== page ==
Eusociality in animals is a perplexing phenomenon in the study of biology. These "good" societies, characterized by the presence of groups of reproductive and nonreproductive individuals who each fulfil certain needs of their social group, are found most commonly in insects-- specifically, the order Hymenoptera -- but are also found in crustaceans, and even mammals, such as the naked mole rat.
Members of the order Hymenoptera. From Alexander Wild.
The fundamental premise of a hive superorganism is that each member can often be more usefully interpreted as an organ or cell in a larger whole rather than an individual animal unto itself. In isolation no individual honeybee-worker, drone, or queen-could survive for long. Only together, through myriad computation exercises carried out through genetic, hormonal, and neural means can these almost-organisms form an evolutionarily viable structure.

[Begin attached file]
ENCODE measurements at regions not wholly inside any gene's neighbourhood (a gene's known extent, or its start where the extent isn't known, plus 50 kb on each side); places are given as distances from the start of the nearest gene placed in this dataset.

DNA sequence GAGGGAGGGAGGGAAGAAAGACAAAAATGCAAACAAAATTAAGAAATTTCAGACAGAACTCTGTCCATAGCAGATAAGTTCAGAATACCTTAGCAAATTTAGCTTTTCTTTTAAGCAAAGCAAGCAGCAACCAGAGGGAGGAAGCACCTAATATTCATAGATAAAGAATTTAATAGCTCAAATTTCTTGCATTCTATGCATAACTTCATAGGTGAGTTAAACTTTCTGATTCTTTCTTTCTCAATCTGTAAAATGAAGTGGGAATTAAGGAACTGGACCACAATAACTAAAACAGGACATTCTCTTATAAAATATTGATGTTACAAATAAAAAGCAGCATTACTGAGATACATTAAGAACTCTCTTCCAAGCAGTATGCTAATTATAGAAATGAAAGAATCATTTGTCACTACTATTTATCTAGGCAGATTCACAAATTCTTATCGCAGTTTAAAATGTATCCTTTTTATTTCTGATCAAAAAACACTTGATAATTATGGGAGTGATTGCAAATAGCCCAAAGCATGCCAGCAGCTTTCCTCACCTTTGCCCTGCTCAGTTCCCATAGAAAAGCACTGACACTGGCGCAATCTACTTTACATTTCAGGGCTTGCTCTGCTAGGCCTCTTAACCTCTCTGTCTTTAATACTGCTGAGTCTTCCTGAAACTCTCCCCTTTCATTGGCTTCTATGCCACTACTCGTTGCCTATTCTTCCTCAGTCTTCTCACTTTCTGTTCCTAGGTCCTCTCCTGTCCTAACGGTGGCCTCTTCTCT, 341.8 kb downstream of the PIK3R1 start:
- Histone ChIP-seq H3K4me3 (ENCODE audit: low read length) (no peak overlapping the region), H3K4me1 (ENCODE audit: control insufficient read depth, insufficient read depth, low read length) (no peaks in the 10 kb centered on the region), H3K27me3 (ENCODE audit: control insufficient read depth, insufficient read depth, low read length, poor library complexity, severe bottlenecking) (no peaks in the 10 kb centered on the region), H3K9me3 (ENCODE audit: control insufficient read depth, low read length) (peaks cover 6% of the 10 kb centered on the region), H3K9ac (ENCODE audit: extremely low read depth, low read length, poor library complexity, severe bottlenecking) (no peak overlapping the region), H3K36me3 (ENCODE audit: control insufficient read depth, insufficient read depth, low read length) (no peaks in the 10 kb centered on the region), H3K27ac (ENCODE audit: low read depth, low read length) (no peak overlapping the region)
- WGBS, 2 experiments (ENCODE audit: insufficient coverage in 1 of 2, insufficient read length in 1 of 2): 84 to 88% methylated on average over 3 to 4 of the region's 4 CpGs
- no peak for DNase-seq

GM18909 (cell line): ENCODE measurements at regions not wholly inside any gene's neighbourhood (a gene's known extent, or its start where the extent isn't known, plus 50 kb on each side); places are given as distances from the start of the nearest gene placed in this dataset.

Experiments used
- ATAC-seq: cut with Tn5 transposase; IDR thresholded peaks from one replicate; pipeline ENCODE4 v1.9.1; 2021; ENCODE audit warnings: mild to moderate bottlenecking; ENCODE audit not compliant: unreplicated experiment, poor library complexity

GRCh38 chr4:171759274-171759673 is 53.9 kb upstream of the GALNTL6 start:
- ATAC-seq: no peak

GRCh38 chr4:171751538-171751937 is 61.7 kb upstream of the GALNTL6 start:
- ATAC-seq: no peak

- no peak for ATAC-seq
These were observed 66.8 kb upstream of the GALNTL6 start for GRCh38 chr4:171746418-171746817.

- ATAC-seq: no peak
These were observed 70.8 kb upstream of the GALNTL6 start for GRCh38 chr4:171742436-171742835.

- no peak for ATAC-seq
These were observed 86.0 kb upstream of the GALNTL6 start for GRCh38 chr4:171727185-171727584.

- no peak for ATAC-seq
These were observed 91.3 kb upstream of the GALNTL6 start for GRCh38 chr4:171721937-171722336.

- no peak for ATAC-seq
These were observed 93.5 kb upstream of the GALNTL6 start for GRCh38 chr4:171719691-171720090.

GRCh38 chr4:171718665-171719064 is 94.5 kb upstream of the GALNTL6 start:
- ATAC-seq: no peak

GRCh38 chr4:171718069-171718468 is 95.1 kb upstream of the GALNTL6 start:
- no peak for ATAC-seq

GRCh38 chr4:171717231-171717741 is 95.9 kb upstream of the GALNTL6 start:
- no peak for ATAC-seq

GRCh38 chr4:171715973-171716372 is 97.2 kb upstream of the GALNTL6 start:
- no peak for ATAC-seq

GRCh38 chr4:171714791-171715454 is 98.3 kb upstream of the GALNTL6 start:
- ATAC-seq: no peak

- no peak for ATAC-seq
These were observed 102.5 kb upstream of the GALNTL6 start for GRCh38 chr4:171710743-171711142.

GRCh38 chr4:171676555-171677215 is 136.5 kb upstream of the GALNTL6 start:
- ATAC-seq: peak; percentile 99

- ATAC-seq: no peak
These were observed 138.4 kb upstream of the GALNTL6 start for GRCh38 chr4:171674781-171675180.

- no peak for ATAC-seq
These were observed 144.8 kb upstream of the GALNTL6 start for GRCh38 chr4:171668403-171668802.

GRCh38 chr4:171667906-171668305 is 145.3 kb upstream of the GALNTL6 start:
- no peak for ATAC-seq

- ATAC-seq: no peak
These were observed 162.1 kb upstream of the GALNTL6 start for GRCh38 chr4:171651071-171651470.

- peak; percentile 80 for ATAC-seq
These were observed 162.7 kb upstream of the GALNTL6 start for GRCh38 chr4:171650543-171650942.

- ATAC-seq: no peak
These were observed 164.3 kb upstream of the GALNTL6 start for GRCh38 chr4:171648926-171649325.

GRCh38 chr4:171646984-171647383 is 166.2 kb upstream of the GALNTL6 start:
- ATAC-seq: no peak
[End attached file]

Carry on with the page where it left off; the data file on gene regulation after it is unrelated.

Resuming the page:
Honey bee castes. Image from the Digital Museum of Natural History
To understand the behavior of a hive superorganism, one must first understand the behavior and pressures on each individual. To that end, this website discusses differences in development, physiology, and behavior between honey bee castes. We discuss the unique lives of queen bees, worker bees, and drones, and ultimately tie the three castes together with a discussion of overall hive dynamics, in which we discuss the evolution and adaptive value of eusociality in Apis Mellifera.